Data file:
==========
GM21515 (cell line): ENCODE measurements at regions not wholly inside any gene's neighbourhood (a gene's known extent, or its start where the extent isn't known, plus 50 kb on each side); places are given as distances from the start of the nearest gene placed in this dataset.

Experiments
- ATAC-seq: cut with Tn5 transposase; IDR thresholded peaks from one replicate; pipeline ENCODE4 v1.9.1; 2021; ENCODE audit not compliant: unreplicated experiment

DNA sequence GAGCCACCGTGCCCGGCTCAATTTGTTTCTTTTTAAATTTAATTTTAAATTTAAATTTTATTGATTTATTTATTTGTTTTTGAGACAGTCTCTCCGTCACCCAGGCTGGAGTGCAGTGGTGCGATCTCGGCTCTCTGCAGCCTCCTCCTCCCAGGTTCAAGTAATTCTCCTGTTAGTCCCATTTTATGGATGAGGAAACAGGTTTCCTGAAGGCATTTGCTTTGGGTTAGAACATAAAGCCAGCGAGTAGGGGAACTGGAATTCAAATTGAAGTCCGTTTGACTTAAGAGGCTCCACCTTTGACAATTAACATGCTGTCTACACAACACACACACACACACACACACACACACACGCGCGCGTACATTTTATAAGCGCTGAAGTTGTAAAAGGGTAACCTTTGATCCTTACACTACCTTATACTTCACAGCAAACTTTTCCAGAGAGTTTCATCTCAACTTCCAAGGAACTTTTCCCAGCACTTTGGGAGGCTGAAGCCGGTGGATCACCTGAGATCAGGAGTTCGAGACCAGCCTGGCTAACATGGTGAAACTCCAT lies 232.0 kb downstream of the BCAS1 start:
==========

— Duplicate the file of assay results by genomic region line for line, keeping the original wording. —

GM21515 (cell line): ENCODE measurements at regions not wholly inside any gene's neighbourhood (a gene's known extent, or its start where the extent isn't known, plus 50 kb on each side); places are given as distances from the start of the nearest gene placed in this dataset.

Experiments
- ATAC-seq: cut with Tn5 transposase; IDR thresholded peaks from one replicate; pipeline ENCODE4 v1.9.1; 2021; ENCODE audit not compliant: unreplicated experiment

DNA sequence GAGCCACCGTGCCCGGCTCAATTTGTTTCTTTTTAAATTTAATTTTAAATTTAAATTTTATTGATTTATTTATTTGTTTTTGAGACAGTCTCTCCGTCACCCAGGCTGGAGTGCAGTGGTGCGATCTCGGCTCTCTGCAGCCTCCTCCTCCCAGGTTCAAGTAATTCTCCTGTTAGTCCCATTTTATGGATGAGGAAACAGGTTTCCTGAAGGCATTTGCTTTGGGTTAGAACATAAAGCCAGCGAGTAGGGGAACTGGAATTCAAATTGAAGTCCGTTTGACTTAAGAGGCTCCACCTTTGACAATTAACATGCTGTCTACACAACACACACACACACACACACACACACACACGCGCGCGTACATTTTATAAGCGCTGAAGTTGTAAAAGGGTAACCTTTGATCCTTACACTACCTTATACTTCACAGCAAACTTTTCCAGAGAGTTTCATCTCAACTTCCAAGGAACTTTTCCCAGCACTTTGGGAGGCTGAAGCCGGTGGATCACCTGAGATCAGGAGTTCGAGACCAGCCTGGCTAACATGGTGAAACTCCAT lies 232.0 kb downstream of the BCAS1 start: